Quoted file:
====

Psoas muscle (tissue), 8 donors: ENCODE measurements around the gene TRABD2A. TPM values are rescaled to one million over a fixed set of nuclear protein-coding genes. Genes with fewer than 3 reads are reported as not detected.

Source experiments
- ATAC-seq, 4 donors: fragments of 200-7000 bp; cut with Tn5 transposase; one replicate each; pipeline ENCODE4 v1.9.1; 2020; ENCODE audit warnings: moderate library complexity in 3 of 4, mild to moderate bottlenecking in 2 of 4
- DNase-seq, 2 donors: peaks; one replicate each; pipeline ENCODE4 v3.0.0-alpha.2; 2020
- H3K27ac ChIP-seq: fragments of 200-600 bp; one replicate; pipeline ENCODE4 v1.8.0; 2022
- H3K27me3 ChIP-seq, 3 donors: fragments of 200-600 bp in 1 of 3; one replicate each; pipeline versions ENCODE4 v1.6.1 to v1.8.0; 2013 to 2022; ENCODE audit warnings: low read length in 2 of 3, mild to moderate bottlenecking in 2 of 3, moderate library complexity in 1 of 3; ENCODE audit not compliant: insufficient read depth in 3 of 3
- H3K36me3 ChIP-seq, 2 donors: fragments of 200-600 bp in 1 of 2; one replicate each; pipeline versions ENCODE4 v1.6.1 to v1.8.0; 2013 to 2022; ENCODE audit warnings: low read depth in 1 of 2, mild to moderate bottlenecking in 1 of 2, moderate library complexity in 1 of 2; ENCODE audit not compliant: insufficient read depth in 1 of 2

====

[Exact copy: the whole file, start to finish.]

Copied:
Psoas muscle (tissue), 8 donors: ENCODE measurements around the gene TRABD2A. TPM values are rescaled to one million over a fixed set of nuclear protein-coding genes. Genes with fewer than 3 reads are reported as not detected.

Source experiments
- ATAC-seq, 4 donors: fragments of 200-7000 bp; cut with Tn5 transposase; one replicate each; pipeline ENCODE4 v1.9.1; 2020; ENCODE audit warnings: moderate library complexity in 3 of 4, mild to moderate bottlenecking in 2 of 4
- DNase-seq, 2 donors: peaks; one replicate each; pipeline ENCODE4 v3.0.0-alpha.2; 2020
- H3K27ac ChIP-seq: fragments of 200-600 bp; one replicate; pipeline ENCODE4 v1.8.0; 2022
- H3K27me3 ChIP-seq, 3 donors: fragments of 200-600 bp in 1 of 3; one replicate each; pipeline versions ENCODE4 v1.6.1 to v1.8.0; 2013 to 2022; ENCODE audit warnings: low read length in 2 of 3, mild to moderate bottlenecking in 2 of 3, moderate library complexity in 1 of 3; ENCODE audit not compliant: insufficient read depth in 3 of 3
- H3K36me3 ChIP-seq, 2 donors: fragments of 200-600 bp in 1 of 2; one replicate each; pipeline versions ENCODE4 v1.6.1 to v1.8.0; 2013 to 2022; ENCODE audit warnings: low read depth in 1 of 2, mild to moderate bottlenecking in 1 of 2, moderate library complexity in 1 of 2; ENCODE audit not compliant: insufficient read depth in 1 of 2